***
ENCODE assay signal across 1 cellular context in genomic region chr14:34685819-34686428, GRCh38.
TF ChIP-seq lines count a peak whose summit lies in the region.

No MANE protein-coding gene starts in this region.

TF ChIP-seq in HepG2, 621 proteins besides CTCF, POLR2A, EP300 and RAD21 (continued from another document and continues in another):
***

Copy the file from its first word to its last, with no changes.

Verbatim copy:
ENCODE assay signal across 1 cellular context in genomic region chr14:34685819-34686428, GRCh38.
TF ChIP-seq lines count a peak whose summit lies in the region.

No MANE protein-coding gene starts in this region.

TF ChIP-seq in HepG2, 621 proteins besides CTCF, POLR2A, EP300 and RAD21 (continued from another document and continues in another):